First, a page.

On the latest episode of Live and Sassy*, Jonathan Strahan, in responding to a question from Alisa Krasnostein, says that a lazy default for any sort of anthology or collection should be a 30% – 70% split. That is 30% female and 70% male. He goes onto emphasise that this is the lazy default and that really a well read editor should get much closer to a 50 / 50 split.**
A few days ago, Gardner Dozois released his Table of Contents for the Year’s Best SF29. Of the 35 stories featured, 7 of them are by women. That’s a 20% / 80% split.***
Now, in the three minutes of google searching I’ve done there doesn’t seem to be much discussion in regard to the gender disparity of Dozois’ Years Best. There may be a few reasons for this. For one the TOC was only announced… what… 4 days ago… and it does take a little bit of time for the hive mind that is the Internet to absorb the news. There’s also the chance that the people who usually note this sort of thing are tried of having to be the ones to stand up and say, “here we go, another example of female SF writers being ignored.”
And then there’s the fact that the anthology is edited by Gardner Dozios and it might be seen as a career limiting move – from a writers perspective at least – to bite the hand that has the potential to feed.****
But, the fact this collection does not meet the lazy default***** is something we should be talking about. When I was younger, reading Gardner’s Years Best was the primary way I discovered what was going on in the field. It also acquainted me with the works of so many different and exciting writers like Doctorow and Stross and Reed and Kessel and Bishop and Kage Baker (the only female author who sprung out at me at the time). Even with the introduction of more Years Best collections on the market, the Dozois is still an influential resource. And as a result it needs to be doing so much better when it comes to gender.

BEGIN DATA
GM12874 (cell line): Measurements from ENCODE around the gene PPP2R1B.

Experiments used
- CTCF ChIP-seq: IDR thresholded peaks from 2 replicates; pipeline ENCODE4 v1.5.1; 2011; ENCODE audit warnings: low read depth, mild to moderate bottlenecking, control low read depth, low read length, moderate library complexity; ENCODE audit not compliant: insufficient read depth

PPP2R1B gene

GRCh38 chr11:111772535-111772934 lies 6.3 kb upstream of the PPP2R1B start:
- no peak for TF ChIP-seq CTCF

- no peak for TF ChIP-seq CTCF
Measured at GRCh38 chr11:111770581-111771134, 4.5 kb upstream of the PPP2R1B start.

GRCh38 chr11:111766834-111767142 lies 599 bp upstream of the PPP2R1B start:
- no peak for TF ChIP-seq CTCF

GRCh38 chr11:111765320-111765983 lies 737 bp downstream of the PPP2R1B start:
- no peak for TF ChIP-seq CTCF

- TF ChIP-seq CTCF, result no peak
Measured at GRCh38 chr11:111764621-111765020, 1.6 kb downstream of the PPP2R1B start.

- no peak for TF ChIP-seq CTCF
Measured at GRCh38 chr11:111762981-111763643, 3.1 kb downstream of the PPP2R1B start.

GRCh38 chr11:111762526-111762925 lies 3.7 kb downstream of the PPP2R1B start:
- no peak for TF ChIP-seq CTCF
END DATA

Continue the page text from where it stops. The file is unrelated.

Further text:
Sill, rather than yell and scream I thought I’d do something constructive and point out a few SF stories from 2011 written by woman which I thought were worthy of featuring in anyone’s Years Best:
- Nancy Fulda, “Movement,” Asimov’s Science Fiction Magazine – March
- Rachel Swirsky, “Diving After the Moon” Clarkesworld – February (though some might debate the SFnal content of this piece)
- An Owomoyela, “Frozen Voice” Clarkesworld – July 2011
- Nnedi Okorafor, “The Book of Phoenix (Excerpted from The Great Book)” Clarkesworld – March 2011
- Caitlin R Kiernan, “Tidal Forces”, Eclipse Four
- Kate Wilhelm, “Music Makers”, Fantasy & Science Fiction – May/Jun
- Ellen Klages, “Goodnight Moons”, Life on Mars
- Nnedi Okorafor “Wahala”, Life on Mars
*A podcast that’s really beginning to hit its stride. This episode, in particular, is recommended listening for anyone interested in the future of bookstores and the book as a physical object.
** You really you should listen to the podcast to hear exactly what Jonathan said.
**** And I don’t blame people for remaining quiet.
***** Or for that matter Charles Stross who states that a 30% / 70% split is the minimum he requires before he will feature in a collection or anthology. (He also requires 10% of the authors to be of a different race).